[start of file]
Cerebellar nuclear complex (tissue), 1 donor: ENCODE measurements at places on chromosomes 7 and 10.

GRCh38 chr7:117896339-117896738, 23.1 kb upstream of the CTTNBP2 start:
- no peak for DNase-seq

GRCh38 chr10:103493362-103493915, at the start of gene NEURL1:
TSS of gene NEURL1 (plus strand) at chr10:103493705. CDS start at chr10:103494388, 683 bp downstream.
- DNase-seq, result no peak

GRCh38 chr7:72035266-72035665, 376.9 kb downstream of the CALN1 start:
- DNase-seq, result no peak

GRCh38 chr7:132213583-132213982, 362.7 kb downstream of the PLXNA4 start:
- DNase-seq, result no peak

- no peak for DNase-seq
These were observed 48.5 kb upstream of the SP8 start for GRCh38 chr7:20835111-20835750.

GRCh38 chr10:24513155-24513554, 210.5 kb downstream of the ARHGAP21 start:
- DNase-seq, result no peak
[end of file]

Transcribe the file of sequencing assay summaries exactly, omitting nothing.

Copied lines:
Cerebellar nuclear complex (tissue), 1 donor: ENCODE measurements at places on chromosomes 7 and 10.

GRCh38 chr7:117896339-117896738, 23.1 kb upstream of the CTTNBP2 start:
- no peak for DNase-seq

GRCh38 chr10:103493362-103493915, at the start of gene NEURL1:
TSS of gene NEURL1 (plus strand) at chr10:103493705. CDS start at chr10:103494388, 683 bp downstream.
- DNase-seq, result no peak

GRCh38 chr7:72035266-72035665, 376.9 kb downstream of the CALN1 start:
- DNase-seq, result no peak

GRCh38 chr7:132213583-132213982, 362.7 kb downstream of the PLXNA4 start:
- DNase-seq, result no peak

- no peak for DNase-seq
These were observed 48.5 kb upstream of the SP8 start for GRCh38 chr7:20835111-20835750.

GRCh38 chr10:24513155-24513554, 210.5 kb downstream of the ARHGAP21 start:
- DNase-seq, result no peak